Three-ply fiberglass laminates were prepared as in Example 6, except that the adhesive of Comparative Example 1 was employed.

Comparative Example 3 Analysis of Laminates of Comparative Example 2

The laminated boards prepared in Comparative Example 2 were tested as described in Example 7, yielding the following results:

% Basis Weight Stiffness (TABER
Adhesives (g/cm2) Stiffness Units) Caliper (Inch)
46.8 0.0539 1340 0.082
51.4 0.0594 1280 0.080
50.2 0.0559 1410 0.078

From a comparison of these data with those of Example 7, it is seen that the stiffnesses of the boards of Example 6 were superior to those of Comparative Example 2, while the basis weights of the boards of Example 6 were significantly and desirably better than those of Comparative Example 2.

Comparative Example 4

A sample of laminated linerboard, obtained from National Converting and Fulfillment Corporation, Ennis, TX, was evaluated for stiffness and basis weight. Stiffness was measured to 880 TABER Stiffness Units (cross machine direction) and 1950 Stiffness Units (machine direction). The basis weight of this laminated linerboard was measured and found to be 0.087 g/cm2.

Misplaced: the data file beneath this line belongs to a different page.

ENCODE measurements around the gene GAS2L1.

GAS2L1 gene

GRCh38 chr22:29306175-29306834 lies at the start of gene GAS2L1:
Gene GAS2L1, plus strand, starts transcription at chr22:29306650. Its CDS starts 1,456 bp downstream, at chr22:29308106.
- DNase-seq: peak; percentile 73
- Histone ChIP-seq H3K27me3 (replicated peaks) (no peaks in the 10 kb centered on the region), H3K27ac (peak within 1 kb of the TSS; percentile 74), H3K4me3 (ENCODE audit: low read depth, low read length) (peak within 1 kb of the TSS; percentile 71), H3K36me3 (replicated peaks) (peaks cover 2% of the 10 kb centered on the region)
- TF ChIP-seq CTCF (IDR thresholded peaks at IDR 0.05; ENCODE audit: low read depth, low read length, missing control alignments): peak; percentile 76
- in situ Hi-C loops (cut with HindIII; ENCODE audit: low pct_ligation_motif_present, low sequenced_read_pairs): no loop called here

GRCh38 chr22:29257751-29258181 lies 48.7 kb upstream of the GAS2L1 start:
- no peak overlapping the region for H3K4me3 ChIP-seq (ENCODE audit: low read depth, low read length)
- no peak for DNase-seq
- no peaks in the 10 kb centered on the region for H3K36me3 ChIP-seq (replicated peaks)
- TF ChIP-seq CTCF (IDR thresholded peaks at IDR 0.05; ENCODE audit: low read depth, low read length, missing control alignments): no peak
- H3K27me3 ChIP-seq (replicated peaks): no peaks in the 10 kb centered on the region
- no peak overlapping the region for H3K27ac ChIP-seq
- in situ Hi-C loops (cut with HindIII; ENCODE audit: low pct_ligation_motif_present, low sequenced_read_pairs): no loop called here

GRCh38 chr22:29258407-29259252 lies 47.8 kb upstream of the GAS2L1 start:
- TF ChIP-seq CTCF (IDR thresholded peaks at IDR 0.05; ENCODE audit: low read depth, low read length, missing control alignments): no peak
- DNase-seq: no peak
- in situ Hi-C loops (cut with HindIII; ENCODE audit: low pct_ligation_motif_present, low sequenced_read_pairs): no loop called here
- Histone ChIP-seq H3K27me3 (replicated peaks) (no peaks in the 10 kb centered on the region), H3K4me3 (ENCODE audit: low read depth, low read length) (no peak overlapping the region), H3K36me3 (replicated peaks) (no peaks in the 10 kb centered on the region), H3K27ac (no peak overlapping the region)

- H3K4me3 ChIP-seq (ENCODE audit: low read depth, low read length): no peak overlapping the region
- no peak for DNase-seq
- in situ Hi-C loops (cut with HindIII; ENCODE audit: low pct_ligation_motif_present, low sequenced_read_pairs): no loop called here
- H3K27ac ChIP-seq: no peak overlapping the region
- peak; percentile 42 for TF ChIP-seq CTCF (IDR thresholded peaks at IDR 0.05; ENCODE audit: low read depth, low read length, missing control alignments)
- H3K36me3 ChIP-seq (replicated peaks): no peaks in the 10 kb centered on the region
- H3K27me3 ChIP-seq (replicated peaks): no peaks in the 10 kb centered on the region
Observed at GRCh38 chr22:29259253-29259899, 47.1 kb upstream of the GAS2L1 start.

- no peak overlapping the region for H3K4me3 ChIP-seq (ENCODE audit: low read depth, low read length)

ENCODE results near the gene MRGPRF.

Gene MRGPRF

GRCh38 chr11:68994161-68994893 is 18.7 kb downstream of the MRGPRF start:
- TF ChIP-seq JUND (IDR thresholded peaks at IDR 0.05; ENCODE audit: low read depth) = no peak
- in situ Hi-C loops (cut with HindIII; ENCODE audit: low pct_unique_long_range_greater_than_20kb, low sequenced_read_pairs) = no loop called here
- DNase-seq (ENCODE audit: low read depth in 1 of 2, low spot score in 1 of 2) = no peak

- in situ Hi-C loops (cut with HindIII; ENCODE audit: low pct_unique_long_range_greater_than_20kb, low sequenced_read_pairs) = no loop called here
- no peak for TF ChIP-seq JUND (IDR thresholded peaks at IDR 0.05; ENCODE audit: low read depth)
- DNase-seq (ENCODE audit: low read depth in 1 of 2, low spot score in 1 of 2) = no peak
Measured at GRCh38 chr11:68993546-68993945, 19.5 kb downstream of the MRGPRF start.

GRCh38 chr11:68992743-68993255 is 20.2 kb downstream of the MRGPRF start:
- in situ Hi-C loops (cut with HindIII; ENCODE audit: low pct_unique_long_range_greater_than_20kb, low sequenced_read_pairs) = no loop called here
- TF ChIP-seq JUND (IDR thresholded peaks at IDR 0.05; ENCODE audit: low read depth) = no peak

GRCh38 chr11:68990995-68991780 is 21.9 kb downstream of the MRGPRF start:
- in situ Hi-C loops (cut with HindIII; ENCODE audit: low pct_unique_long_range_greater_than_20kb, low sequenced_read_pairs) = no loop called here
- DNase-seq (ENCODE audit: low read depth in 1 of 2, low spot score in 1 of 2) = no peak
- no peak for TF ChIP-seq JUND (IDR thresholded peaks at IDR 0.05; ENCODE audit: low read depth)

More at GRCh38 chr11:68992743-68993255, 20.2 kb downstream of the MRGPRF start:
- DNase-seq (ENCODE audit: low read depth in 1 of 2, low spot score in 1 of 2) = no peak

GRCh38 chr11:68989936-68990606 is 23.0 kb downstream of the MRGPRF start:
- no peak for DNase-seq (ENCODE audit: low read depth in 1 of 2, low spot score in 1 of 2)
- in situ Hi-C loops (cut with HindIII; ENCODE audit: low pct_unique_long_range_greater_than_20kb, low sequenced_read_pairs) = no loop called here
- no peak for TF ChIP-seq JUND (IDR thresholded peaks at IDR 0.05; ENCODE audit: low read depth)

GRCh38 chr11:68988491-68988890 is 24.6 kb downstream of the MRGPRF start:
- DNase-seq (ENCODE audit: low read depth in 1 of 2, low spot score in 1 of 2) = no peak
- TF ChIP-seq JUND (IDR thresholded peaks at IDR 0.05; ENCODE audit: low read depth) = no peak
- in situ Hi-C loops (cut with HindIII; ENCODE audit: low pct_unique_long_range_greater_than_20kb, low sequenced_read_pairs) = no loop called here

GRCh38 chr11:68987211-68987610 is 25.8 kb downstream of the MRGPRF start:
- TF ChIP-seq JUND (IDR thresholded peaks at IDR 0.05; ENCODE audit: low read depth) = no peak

EXAMPLE 9 Preparation of Pine Board Laminates

The adhesive compositions of Examples 3, 4 and 5 were used to prepare pine board laminates. Southern pine was sawed into right triangle wedges measuring height=3.0 inches (with the grain), base=1 inch (across the grain), and thickness=0.75 inch. A pair of the wooden triangles was weighed. Adhesive was placed at the center of the hypotenuse face of one of a pair of triangles, the hypotenuse face of the other triangle was brought into contact with the glue-wetted hypotenuse of the first triangle so that 0.75 inch of each hypotenuse was not covered. Total overlap was 2.375 inches. The triangles were squeezed together, and excess adhesive was wiped away. Reweighing the glued together triangles and subtracting the original weight determined the mass of adhesive trapped at the interface. The glued together triangles were dried in an oven at 100° C. overnight.